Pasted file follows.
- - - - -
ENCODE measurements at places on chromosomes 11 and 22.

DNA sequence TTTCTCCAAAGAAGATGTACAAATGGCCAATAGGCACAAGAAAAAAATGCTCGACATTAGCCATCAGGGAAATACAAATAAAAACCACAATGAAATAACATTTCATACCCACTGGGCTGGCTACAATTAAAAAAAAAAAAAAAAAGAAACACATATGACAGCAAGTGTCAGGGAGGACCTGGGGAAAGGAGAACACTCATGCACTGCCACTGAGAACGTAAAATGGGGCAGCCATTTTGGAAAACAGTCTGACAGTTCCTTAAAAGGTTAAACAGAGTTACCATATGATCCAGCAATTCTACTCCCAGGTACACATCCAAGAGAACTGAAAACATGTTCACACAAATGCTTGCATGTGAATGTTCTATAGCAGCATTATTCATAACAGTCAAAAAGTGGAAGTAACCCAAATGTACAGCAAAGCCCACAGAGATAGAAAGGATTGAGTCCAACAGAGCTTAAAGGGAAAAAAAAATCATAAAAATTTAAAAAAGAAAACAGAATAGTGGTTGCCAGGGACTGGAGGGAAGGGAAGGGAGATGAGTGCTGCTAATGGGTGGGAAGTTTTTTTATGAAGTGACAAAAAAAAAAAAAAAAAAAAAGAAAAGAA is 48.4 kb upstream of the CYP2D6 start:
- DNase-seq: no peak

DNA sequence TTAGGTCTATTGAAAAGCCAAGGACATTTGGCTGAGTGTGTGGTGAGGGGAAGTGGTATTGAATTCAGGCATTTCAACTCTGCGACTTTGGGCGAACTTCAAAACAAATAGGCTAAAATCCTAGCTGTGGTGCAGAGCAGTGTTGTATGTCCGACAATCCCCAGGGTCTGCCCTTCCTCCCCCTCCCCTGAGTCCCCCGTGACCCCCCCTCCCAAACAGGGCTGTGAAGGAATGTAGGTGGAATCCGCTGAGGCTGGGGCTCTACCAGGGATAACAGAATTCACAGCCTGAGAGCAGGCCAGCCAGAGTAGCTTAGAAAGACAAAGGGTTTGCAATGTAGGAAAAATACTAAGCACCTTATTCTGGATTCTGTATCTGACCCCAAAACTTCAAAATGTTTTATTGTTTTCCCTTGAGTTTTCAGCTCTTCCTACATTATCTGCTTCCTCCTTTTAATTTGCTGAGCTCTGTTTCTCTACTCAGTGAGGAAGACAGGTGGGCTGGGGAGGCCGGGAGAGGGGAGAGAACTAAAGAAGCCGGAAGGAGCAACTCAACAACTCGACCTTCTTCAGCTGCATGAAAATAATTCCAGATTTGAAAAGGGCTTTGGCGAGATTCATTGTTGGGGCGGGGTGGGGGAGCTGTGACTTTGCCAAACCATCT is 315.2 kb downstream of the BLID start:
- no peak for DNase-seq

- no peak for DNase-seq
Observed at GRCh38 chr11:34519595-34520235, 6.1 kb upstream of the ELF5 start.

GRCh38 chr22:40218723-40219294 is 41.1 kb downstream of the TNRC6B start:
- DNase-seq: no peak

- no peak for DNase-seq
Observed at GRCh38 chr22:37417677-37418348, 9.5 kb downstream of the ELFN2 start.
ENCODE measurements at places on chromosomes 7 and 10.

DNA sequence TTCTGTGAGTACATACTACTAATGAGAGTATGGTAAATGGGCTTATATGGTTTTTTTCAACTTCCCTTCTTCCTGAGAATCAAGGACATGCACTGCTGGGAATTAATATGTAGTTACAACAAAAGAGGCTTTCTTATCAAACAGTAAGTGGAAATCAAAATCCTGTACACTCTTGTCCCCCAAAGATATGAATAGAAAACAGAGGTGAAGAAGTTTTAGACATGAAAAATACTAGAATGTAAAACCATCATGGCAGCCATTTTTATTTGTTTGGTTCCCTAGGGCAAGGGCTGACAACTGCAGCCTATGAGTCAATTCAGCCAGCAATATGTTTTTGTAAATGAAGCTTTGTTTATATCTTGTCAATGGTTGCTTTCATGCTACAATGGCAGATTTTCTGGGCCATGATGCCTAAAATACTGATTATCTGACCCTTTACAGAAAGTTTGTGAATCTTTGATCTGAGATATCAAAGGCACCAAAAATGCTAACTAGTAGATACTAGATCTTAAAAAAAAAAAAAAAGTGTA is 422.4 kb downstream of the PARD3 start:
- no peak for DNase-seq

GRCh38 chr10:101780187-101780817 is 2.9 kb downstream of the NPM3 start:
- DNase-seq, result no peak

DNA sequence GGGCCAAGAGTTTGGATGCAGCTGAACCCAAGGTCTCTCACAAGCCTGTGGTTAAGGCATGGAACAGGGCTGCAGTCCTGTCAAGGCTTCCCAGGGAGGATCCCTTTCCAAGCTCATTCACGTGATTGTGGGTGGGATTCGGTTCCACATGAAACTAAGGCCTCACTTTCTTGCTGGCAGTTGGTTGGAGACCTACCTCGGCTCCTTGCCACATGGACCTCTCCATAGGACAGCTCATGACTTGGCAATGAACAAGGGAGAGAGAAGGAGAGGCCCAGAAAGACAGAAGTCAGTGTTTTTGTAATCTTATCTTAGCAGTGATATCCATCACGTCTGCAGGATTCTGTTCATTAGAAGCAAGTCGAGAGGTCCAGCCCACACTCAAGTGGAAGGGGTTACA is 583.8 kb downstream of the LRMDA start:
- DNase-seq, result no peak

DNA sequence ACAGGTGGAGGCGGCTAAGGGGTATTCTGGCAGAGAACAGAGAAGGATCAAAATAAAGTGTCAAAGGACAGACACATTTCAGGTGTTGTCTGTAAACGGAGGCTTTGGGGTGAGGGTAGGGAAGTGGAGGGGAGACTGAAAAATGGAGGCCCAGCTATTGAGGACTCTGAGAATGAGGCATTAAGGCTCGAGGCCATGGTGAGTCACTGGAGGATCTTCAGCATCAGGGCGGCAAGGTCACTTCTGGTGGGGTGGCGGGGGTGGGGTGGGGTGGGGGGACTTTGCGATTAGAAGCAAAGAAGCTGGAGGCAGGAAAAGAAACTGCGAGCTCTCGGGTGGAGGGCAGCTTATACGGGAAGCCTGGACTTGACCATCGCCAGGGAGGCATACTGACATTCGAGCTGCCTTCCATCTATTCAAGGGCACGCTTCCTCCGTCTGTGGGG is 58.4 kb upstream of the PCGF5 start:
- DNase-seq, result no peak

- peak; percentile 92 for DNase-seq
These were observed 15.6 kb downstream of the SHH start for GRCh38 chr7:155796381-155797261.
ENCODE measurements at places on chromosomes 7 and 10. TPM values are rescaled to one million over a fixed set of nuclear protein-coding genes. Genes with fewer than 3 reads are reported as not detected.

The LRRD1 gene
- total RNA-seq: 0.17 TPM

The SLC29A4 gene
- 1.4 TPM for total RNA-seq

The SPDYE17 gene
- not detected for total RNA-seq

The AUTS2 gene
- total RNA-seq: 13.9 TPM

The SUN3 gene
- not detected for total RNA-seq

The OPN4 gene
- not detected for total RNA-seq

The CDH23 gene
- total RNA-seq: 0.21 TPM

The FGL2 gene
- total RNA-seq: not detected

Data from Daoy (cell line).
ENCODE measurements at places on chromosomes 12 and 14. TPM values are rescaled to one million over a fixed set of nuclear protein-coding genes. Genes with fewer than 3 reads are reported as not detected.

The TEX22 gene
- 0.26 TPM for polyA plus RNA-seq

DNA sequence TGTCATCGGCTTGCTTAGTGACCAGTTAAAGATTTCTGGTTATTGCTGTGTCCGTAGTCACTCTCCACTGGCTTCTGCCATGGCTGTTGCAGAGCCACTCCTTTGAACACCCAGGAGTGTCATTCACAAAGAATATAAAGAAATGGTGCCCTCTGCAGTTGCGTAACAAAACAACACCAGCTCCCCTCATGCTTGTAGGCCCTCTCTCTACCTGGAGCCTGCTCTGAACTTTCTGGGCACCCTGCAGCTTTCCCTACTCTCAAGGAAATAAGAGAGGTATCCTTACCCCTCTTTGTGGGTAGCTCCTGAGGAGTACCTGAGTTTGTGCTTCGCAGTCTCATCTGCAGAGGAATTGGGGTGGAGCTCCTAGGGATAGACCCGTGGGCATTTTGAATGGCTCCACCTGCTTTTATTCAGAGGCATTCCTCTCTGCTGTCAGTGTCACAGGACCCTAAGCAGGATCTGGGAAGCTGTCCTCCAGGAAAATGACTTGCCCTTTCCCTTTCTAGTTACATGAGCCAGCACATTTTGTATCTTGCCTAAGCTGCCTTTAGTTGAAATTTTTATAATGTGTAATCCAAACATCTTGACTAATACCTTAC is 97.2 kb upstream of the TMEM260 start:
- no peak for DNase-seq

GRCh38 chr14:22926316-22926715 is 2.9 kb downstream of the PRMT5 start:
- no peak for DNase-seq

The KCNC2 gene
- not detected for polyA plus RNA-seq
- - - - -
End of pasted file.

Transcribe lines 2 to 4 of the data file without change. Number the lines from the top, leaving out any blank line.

DNA sequence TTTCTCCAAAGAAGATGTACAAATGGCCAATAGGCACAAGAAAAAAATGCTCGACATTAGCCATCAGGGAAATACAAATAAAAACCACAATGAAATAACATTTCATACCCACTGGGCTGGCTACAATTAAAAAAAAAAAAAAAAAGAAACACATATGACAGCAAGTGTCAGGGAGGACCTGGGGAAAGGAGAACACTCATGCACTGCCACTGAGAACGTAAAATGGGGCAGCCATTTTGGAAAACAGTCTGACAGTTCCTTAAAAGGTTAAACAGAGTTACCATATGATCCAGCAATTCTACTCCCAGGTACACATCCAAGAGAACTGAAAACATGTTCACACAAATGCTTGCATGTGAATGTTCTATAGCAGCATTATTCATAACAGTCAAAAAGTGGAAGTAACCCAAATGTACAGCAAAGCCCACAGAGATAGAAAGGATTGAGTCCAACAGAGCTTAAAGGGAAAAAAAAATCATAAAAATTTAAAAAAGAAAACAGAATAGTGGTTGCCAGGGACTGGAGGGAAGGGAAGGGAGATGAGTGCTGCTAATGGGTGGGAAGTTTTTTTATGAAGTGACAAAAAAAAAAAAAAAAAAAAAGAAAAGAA is 48.4 kb upstream of the CYP2D6 start:
- DNase-seq: no peak

DNA sequence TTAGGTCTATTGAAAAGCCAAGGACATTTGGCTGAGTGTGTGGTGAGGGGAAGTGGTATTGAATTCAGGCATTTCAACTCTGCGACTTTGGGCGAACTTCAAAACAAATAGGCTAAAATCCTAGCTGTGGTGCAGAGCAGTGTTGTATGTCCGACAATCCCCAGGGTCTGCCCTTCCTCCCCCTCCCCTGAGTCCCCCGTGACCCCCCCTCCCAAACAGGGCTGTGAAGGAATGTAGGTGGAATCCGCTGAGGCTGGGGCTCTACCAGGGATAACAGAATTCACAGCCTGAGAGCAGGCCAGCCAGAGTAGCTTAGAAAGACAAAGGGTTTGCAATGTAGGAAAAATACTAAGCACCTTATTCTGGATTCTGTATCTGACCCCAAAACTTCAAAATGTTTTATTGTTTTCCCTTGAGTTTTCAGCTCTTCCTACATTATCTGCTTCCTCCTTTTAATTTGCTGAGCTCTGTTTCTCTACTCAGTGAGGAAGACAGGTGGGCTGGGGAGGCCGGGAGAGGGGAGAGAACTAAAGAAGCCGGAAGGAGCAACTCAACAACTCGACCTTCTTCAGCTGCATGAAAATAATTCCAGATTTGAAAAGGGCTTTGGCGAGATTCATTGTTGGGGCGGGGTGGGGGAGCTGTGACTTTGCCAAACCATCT is 315.2 kb downstream of the BLID start: